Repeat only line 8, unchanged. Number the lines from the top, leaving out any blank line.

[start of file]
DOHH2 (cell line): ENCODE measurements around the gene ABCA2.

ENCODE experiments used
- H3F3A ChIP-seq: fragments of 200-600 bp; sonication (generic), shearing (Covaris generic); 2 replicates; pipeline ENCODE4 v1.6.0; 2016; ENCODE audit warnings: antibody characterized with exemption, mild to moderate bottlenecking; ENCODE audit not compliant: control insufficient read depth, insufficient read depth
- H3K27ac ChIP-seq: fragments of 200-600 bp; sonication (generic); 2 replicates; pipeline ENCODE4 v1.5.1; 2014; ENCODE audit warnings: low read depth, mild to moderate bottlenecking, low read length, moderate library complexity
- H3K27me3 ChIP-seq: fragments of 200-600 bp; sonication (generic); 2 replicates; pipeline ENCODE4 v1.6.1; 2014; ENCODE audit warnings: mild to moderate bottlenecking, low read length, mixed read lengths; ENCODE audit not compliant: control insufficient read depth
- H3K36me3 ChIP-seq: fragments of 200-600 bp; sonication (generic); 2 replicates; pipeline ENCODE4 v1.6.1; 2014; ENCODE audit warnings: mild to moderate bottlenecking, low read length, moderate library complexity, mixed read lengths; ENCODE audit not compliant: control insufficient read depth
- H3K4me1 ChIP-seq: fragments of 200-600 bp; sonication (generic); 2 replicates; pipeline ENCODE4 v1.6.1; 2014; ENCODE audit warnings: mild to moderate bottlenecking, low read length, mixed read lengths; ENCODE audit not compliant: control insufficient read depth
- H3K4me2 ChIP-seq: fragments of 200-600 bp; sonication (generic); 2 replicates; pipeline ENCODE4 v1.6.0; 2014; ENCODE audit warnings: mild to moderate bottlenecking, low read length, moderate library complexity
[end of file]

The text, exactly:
- H3K4me2 ChIP-seq: fragments of 200-600 bp; sonication (generic); 2 replicates; pipeline ENCODE4 v1.6.0; 2014; ENCODE audit warnings: mild to moderate bottlenecking, low read length, moderate library complexity